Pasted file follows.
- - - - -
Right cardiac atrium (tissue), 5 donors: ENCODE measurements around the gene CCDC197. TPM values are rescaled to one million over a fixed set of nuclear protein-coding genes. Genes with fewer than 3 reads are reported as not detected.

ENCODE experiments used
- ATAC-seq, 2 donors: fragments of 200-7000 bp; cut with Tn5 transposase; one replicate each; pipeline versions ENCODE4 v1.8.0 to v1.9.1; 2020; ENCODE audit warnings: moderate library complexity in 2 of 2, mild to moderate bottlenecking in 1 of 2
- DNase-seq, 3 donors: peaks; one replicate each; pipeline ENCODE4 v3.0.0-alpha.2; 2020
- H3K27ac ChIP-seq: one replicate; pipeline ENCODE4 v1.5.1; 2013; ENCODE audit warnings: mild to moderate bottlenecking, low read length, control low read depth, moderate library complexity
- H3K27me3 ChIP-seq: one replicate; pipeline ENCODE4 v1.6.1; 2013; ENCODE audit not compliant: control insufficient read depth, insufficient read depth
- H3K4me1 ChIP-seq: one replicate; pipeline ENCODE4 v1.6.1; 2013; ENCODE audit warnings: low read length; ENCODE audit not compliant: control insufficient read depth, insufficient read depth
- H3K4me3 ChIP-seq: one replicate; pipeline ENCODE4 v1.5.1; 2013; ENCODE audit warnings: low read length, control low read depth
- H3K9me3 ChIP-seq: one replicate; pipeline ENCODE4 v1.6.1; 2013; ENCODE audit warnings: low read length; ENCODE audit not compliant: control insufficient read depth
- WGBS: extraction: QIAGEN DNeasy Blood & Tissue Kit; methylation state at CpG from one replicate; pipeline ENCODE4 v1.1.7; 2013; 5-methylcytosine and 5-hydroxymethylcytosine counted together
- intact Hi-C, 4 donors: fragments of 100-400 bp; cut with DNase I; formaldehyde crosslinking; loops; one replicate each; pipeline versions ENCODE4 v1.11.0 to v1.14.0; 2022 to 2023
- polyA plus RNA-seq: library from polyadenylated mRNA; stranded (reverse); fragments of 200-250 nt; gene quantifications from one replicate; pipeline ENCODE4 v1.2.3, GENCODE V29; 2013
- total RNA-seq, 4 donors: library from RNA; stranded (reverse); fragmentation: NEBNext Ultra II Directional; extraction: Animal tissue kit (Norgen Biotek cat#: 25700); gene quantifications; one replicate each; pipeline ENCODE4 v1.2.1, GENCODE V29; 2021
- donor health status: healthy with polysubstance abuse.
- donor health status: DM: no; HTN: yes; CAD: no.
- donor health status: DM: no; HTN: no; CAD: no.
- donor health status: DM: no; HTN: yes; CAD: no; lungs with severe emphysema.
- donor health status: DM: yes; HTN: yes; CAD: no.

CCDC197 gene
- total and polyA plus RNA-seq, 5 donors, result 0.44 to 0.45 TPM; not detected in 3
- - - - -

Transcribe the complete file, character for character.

Right cardiac atrium (tissue), 5 donors: ENCODE measurements around the gene CCDC197. TPM values are rescaled to one million over a fixed set of nuclear protein-coding genes. Genes with fewer than 3 reads are reported as not detected.

ENCODE experiments used
- ATAC-seq, 2 donors: fragments of 200-7000 bp; cut with Tn5 transposase; one replicate each; pipeline versions ENCODE4 v1.8.0 to v1.9.1; 2020; ENCODE audit warnings: moderate library complexity in 2 of 2, mild to moderate bottlenecking in 1 of 2
- DNase-seq, 3 donors: peaks; one replicate each; pipeline ENCODE4 v3.0.0-alpha.2; 2020
- H3K27ac ChIP-seq: one replicate; pipeline ENCODE4 v1.5.1; 2013; ENCODE audit warnings: mild to moderate bottlenecking, low read length, control low read depth, moderate library complexity
- H3K27me3 ChIP-seq: one replicate; pipeline ENCODE4 v1.6.1; 2013; ENCODE audit not compliant: control insufficient read depth, insufficient read depth
- H3K4me1 ChIP-seq: one replicate; pipeline ENCODE4 v1.6.1; 2013; ENCODE audit warnings: low read length; ENCODE audit not compliant: control insufficient read depth, insufficient read depth
- H3K4me3 ChIP-seq: one replicate; pipeline ENCODE4 v1.5.1; 2013; ENCODE audit warnings: low read length, control low read depth
- H3K9me3 ChIP-seq: one replicate; pipeline ENCODE4 v1.6.1; 2013; ENCODE audit warnings: low read length; ENCODE audit not compliant: control insufficient read depth
- WGBS: extraction: QIAGEN DNeasy Blood & Tissue Kit; methylation state at CpG from one replicate; pipeline ENCODE4 v1.1.7; 2013; 5-methylcytosine and 5-hydroxymethylcytosine counted together
- intact Hi-C, 4 donors: fragments of 100-400 bp; cut with DNase I; formaldehyde crosslinking; loops; one replicate each; pipeline versions ENCODE4 v1.11.0 to v1.14.0; 2022 to 2023
- polyA plus RNA-seq: library from polyadenylated mRNA; stranded (reverse); fragments of 200-250 nt; gene quantifications from one replicate; pipeline ENCODE4 v1.2.3, GENCODE V29; 2013
- total RNA-seq, 4 donors: library from RNA; stranded (reverse); fragmentation: NEBNext Ultra II Directional; extraction: Animal tissue kit (Norgen Biotek cat#: 25700); gene quantifications; one replicate each; pipeline ENCODE4 v1.2.1, GENCODE V29; 2021
- donor health status: healthy with polysubstance abuse.
- donor health status: DM: no; HTN: yes; CAD: no.
- donor health status: DM: no; HTN: no; CAD: no.
- donor health status: DM: no; HTN: yes; CAD: no; lungs with severe emphysema.
- donor health status: DM: yes; HTN: yes; CAD: no.

CCDC197 gene
- total and polyA plus RNA-seq, 5 donors, result 0.44 to 0.45 TPM; not detected in 3